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Firefighters from across Canada help peers in B.C. and Alberta blazes

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  • RspctFrmCalgary
    oooppppsss forgot the link sorry


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  • Firefighters from across Canada help peers in B.C. and Alberta blazes

    I came across a gov't website that lists all the fires in Alberta and stats like how they were started, status, size, resources being used etc. There's also a remarks area that lists all the resources being lent and borrowed from across the country. Its a great site if you want to get the real info instead of the "media" info.


    VANCOUVER (CP) - A national agency's massive co-ordination effort to send firefighters and aircraft to battle B.C. and Alberta blazes is working with help from rainy weather in Ontario.

    The Canadian Interagency Forest Fire Centre in Winnipeg serves as an inter-provincial resource broker for the transfer of personnel, water bombers and equipment such as power pumps during the wildfire season. Spokesman Dave Bokovay said American firefighters are busy waging war against forest fires in the midwest and wouldn't be able to help their northern neighbours, including British Columbia.

    "They've got nothing to lend," Bokovay said.

    While Canada will also not be able to lend a hand to the U.S. effort, it's faring well so far with the number of firefighters who are coming to the aid of their colleagues in other provinces.

    "The co-operation across the country is pretty impressive to see," he said. "People from Nova Scotia (are) in Alberta and people from New Brunswick are in B.C. They've come all the way across the country.

    "It's really encouraging to see that it's not politically motivated or regionally based, that firefighters are firefighters and they feel for their peers across the country.

    "Every agency's been in the situation that B.C. is in at one time or another and they're doing their best to help out."

    British Columbia is currently in the throes of its worst wildfire season in 50 years.

    Late last week, about 10,000 people in south-central B.C. around Kamloops were forced to flee their homes with whatever belongings they could grab as flames from three fast-moving wildfires came perilously close.

    About 4,000 residents of Rayleigh and Heffley Creek, near Kamloops, spent several nights in emergency centres before being allowed to return home Tuesday. They remained on evacuation alert.

    Another 3,500 British Columbians were still in limbo, many wondering if their homes are still standing.

    Meanwhile, many of the 2,000 firefighters who have been battling three major blazes and over 300 smaller fires in British Columbia for almost 14 days straight are exhausted and need to be replaced this week.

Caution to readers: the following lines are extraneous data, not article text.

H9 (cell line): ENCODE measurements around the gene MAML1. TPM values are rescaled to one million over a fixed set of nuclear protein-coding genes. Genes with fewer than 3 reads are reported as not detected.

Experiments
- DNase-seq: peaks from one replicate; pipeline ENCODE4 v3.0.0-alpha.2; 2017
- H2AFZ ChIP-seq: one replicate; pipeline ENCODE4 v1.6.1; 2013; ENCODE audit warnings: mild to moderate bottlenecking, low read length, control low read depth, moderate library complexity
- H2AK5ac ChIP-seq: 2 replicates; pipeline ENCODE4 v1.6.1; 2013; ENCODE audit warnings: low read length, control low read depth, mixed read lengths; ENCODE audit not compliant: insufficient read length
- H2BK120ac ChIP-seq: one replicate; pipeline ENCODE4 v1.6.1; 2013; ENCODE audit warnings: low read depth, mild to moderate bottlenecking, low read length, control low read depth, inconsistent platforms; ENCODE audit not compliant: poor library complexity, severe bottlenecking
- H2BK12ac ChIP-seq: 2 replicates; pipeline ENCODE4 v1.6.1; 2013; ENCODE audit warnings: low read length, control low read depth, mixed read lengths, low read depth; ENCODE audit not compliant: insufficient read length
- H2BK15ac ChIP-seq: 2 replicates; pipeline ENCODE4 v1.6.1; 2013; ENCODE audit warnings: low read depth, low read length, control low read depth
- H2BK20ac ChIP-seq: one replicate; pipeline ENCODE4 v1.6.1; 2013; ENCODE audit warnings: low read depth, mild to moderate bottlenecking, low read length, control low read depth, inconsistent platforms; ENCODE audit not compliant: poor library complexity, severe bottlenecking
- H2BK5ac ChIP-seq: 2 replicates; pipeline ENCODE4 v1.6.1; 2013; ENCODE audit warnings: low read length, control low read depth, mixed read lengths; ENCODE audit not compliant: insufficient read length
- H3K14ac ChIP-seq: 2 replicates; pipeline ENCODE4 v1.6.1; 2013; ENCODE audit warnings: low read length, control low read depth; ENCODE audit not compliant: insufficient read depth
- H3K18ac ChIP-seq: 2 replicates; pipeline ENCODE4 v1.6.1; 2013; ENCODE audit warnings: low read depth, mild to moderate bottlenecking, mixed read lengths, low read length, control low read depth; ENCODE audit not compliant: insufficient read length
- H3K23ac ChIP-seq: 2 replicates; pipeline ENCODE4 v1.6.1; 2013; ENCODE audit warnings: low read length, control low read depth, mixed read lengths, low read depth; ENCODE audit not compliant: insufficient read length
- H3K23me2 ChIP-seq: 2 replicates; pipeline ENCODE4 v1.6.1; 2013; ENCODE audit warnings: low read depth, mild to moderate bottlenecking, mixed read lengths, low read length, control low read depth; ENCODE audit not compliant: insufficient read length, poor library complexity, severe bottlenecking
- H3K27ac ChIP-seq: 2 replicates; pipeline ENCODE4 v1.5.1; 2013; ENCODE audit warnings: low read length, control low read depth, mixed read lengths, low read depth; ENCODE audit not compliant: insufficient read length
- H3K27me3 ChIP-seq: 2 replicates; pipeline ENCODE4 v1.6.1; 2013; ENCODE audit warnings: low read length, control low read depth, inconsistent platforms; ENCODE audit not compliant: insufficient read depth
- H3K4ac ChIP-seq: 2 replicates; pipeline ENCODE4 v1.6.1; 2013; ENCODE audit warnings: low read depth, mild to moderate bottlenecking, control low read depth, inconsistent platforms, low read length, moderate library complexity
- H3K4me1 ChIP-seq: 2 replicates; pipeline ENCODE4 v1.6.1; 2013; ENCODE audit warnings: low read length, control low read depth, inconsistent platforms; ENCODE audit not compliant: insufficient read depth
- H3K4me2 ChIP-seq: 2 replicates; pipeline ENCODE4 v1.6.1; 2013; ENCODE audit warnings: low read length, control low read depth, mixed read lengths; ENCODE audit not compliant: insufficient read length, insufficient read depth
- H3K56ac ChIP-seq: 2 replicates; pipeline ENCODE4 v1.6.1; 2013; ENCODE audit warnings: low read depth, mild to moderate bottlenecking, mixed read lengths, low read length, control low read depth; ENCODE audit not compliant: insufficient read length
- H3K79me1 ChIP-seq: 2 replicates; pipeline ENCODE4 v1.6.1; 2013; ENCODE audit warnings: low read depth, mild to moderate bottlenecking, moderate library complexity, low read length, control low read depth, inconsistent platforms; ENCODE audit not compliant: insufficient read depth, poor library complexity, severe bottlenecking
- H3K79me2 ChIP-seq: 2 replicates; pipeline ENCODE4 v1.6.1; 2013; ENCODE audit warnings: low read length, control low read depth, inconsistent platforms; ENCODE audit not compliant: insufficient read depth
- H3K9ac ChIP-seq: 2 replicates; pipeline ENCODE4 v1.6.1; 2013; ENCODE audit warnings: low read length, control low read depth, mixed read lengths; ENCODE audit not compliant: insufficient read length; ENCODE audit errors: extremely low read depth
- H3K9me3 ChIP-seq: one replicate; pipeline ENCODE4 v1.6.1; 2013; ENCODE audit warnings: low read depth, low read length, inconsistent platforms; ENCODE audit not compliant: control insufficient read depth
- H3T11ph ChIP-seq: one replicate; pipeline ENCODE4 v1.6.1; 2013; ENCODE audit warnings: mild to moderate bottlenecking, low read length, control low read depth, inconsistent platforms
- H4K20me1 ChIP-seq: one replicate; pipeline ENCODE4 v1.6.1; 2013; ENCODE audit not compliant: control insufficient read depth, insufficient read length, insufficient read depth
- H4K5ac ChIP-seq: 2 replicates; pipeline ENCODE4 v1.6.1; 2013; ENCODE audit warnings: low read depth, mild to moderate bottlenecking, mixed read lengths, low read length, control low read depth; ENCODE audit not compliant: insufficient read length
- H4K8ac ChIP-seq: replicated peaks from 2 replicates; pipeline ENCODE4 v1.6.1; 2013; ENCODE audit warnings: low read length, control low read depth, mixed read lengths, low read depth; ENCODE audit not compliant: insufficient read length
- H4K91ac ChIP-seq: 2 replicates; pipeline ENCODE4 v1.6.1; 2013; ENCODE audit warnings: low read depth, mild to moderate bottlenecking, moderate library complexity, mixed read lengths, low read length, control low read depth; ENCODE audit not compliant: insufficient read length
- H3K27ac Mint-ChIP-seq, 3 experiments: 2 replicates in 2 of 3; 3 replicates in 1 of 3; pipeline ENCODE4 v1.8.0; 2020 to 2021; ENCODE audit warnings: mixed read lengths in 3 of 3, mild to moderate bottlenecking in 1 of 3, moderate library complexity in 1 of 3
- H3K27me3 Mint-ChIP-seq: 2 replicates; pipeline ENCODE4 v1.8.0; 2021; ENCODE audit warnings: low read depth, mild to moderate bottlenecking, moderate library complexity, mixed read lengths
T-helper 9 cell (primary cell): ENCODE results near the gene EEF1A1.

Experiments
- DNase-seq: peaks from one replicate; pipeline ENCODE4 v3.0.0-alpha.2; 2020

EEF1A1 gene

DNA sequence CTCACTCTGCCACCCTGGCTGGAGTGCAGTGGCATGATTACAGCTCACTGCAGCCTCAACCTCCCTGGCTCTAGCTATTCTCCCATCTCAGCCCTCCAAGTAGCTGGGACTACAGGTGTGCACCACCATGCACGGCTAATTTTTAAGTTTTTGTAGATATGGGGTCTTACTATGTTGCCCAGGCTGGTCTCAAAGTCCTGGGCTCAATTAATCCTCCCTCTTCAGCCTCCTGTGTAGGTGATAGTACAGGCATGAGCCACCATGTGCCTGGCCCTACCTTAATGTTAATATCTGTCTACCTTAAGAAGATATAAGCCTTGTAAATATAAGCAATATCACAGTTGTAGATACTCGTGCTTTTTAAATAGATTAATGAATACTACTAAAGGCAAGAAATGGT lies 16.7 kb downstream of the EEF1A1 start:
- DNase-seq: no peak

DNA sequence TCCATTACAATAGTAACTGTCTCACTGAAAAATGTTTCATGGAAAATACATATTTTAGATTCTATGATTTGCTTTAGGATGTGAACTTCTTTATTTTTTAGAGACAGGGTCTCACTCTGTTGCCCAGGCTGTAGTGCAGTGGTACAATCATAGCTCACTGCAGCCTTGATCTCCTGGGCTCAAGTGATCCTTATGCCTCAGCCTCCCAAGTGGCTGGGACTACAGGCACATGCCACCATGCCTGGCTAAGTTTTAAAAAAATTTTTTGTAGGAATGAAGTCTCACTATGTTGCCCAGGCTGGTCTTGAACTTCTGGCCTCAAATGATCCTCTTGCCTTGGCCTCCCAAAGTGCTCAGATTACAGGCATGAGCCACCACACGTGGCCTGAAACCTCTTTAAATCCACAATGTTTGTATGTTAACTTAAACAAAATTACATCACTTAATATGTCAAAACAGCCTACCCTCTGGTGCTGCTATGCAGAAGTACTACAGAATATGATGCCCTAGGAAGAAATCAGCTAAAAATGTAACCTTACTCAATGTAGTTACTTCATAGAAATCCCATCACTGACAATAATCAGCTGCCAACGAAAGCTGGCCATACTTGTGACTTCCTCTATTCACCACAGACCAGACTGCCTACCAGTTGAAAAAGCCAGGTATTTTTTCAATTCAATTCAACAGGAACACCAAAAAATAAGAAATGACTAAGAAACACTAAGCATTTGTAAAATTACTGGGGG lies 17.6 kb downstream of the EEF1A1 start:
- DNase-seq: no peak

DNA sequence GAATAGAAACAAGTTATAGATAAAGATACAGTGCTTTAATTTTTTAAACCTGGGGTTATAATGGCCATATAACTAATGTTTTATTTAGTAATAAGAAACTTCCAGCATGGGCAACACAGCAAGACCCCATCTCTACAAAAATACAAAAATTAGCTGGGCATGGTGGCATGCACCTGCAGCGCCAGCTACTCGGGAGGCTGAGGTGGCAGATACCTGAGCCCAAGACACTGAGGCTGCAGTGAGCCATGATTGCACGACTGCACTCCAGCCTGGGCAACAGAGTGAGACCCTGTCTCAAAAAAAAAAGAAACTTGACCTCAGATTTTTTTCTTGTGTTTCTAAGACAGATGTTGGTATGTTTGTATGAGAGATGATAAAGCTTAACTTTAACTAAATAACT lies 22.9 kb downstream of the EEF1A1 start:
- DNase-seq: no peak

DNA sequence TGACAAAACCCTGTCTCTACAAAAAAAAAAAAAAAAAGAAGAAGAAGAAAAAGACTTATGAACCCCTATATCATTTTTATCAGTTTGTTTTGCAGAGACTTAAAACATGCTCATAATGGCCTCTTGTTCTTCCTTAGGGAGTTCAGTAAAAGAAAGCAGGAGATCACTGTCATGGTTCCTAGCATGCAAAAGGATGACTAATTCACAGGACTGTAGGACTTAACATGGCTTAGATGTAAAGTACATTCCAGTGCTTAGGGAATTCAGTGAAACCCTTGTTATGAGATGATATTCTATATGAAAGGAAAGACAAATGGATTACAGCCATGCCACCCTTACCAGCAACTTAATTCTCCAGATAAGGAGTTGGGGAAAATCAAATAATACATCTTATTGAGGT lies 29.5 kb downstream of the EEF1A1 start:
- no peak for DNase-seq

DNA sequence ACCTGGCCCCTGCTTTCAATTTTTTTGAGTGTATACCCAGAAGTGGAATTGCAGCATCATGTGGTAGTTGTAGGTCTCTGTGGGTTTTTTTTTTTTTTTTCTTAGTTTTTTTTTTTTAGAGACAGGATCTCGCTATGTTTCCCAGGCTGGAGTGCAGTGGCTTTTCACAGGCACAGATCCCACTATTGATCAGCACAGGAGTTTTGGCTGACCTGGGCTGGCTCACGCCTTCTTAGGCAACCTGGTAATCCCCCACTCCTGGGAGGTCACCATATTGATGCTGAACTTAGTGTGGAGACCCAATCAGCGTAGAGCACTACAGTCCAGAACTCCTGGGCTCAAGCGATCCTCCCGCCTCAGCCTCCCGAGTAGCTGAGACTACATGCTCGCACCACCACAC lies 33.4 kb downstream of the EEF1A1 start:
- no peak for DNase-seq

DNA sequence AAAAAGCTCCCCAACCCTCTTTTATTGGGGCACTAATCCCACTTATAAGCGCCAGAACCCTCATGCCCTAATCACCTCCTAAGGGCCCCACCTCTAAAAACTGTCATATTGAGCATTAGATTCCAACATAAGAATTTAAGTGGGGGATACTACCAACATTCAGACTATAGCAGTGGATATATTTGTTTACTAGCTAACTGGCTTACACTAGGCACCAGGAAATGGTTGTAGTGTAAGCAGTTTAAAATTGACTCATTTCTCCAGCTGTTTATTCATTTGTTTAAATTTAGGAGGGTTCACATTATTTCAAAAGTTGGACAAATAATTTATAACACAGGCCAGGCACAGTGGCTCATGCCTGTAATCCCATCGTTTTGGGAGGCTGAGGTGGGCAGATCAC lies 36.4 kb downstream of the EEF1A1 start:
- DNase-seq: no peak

"We're looking at some plans to make sure that we have people to take over from these folks that have been on the line now for almost two weeks," Bokovay said.

    About 470 firefighters from other provinces - mostly Ontario - are currently working in British Columbia. They're joined by 113 soldiers from Edmonton.

    Ontario reported 22 fires, mostly in relatively unpopulated northern parts of the province.

    British Columbia and Alberta, where tinder-dry forests are being hit hardest by fires caused by lightning strikes and careless people, have also borrowed 19 aircraft from Quebec, Ontario, New Brunswick and the Yukon.

    Unlike Ontario, both B.C. and Alberta won't be getting major rainfall soon to lend firefighters a helping hand, said Brian Robilliard, weather forecaster for Environment Canada's Pacific Weather Centre.

    While cooler temperatures and clouds were forecast for later Tuesday, the "double-edge sword" is that thunder storms with lightning could also develop, along with gusty winds that could fan the flames, Robilliard said.

    The thunder storms will move into Washington state by Wednesday via southern British Columbia, into the Kootenays and the Okanagan, but dodge Kamloops, where most of the fire activity is centred.

    Alberta's weather forecast is similar, but with a bit of moisture in the extreme southern part of the province where thunderstorms are forecast for Wednesday.

    "Even in the midterm, it's not looking all that great," Robilliard said of southwestern Alberta, where fires have driven 2,000 people from their homes.

    "What (B.C. and Alberta) want is rain and they're not going to get that in the foreseeable future anyway."

    The Canadian Press, 2003

    08/5/2003 18:44 EST

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